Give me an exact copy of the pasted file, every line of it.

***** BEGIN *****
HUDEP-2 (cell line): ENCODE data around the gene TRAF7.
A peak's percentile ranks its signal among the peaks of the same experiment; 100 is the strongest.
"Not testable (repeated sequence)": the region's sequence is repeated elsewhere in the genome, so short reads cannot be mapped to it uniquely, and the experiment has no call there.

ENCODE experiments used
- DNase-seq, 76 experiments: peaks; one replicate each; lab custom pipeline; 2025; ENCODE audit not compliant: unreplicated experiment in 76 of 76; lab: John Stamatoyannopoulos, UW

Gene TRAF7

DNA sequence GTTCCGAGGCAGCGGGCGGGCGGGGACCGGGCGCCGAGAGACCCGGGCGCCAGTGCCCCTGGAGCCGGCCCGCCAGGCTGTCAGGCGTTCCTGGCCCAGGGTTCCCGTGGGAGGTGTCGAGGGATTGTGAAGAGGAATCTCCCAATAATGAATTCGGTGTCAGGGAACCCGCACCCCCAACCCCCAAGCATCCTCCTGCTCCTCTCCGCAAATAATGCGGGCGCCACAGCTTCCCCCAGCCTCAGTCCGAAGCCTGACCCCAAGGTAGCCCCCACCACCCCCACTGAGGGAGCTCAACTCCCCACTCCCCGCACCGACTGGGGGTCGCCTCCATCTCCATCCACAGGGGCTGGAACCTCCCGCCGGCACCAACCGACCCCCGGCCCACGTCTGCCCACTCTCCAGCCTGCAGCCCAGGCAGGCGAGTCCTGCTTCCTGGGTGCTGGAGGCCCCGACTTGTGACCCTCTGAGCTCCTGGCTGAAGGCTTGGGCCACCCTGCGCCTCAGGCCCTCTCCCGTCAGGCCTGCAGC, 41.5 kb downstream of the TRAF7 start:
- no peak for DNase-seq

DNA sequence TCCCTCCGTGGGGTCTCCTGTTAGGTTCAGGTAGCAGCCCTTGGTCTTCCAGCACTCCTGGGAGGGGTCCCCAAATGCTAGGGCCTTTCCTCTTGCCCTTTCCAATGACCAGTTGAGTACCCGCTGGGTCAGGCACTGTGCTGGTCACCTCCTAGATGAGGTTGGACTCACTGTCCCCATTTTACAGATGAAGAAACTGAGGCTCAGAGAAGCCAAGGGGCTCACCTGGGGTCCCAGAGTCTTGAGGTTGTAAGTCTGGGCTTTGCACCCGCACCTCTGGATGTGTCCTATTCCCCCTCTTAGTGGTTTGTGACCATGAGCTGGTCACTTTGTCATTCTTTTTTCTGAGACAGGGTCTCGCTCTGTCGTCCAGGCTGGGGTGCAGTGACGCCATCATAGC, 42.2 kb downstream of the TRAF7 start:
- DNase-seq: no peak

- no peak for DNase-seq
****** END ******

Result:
HUDEP-2 (cell line): ENCODE data around the gene TRAF7.
A peak's percentile ranks its signal among the peaks of the same experiment; 100 is the strongest.
"Not testable (repeated sequence)": the region's sequence is repeated elsewhere in the genome, so short reads cannot be mapped to it uniquely, and the experiment has no call there.

ENCODE experiments used
- DNase-seq, 76 experiments: peaks; one replicate each; lab custom pipeline; 2025; ENCODE audit not compliant: unreplicated experiment in 76 of 76; lab: John Stamatoyannopoulos, UW

Gene TRAF7

DNA sequence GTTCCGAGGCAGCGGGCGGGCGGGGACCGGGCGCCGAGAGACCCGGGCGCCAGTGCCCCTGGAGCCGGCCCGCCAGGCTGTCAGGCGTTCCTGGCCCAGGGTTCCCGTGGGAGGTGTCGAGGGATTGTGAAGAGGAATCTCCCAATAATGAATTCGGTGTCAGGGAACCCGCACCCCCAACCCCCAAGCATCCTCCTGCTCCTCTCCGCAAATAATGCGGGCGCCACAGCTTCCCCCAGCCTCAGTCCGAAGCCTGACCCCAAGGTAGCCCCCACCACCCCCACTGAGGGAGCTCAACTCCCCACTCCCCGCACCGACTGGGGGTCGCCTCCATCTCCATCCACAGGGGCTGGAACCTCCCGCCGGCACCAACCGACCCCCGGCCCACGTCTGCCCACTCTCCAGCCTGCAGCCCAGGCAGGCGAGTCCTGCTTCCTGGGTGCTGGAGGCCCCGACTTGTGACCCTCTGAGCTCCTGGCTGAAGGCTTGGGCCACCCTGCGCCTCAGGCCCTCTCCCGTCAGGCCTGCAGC, 41.5 kb downstream of the TRAF7 start:
- no peak for DNase-seq

DNA sequence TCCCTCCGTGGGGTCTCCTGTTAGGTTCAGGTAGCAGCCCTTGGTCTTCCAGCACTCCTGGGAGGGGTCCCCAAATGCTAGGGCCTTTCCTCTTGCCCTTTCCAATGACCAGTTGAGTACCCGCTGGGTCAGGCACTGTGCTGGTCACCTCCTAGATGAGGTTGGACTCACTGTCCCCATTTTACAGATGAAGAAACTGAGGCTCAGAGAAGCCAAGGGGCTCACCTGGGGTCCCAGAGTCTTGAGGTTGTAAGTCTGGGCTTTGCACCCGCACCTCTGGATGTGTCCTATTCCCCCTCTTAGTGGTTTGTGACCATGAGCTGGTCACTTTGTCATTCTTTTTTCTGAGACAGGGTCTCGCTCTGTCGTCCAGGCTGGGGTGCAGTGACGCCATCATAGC, 42.2 kb downstream of the TRAF7 start:
- DNase-seq: no peak

- no peak for DNase-seq